by Mitchell Consky
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TORONTO (CTV Network) — New Canadian technology enables surgeons to more easily remove breast cancer tumors with minimal cosmetic defect and less pain for patients. And this technology is the size of a sesame seed.
The miniature locator app developed by Molli Surgical and Sunnybrook Health Sciences Center has been approved by Health Canada and cleared by the FDA for commercial use.
“Our goal is to simplify the entire breast cancer care process,” Anath Ravi, president and CEO of Molli Surgical, told CTV’s Your Morning on Tuesday. “Easier for the patient. Easier for the radiologist who has to find the tumor and mark it for removal. And easier for the surgeon who has to remove the tumor.”
Through the implantation of a miniature marking device, also called a “seed,” radiologists and surgeons can locate tumor regions for removal. Using a handheld detector, also called a “magic wand,” surgeons can precisely remove tumors with minimal damage to the flesh.
This marking device emits no radiation, again being the size of a sesame seed.
“It benefits the patient because it gives them the confidence that the surgeon has the tools to remove the cancer with minimal cosmetic defect,” Ravi explained.
Angela Alexander-Roper, one of the first patients to be treated with this new technology, told Your Morning that the seed locating procedure was “absolutely painless.”
“When I had the lumpectomy, very little tissue was removed. You know, there is a small amount but very, very little,” she said.
Alexander-Roper found a lump in the upper part of her right breast during a soft exam in May. She found it two months after a routine mammogram that found no tumor.
“Of course it was very scary,” he recalled. “I contacted my doctor right away and she arranged an ultrasound for me and that showed something was not quite right. I was sent to have a deeper examination. I had a biopsy. She came back with a marker, so it looked like she wasn’t quite right.”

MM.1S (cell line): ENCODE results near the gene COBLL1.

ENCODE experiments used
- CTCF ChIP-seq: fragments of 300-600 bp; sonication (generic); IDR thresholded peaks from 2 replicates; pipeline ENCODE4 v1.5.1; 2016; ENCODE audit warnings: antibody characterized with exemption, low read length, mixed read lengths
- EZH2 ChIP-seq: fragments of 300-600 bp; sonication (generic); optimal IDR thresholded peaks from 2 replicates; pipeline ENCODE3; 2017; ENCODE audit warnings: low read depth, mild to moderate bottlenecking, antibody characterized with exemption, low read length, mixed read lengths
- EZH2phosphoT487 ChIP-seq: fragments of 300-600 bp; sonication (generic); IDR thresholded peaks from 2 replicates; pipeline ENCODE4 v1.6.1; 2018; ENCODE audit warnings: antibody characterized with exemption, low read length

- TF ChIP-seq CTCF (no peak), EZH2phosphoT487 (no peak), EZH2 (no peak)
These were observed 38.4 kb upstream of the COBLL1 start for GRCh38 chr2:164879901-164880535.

After her treatment team decided to perform a lumpectomy, Alexander-Roper opted to implant the seed instead of the previous procedure, in which a radiologist inserted an intrusive wire to locate abnormal areas in the breast.
“It really made me feel a lot better. The people who participated in the insertion were all very kind. And then I had another mammogram to make sure that she was seated and in the right place and then [the doctor] did the lumpectomy and was able to get all the margins. He was able to tell my husband right away that everything was fine. It was a tremendous relief for me.”
Learning that Alexander-Roper’s experience with this new procedure was flawless, Ravi said these results are “everything.”
“It’s why our team strives to bring this technology to Canadians close to home. We have a team of young innovators and this motivates them to keep looking for ways to improve the experience not only for patients but also for care teams that we know are completely overwhelmed with patient care. This is everything for us.”
Alexander-Roper is now “ready to go,” according to his doctor.
“I just need to get a mammogram again every two years. So that’s fine with me.”
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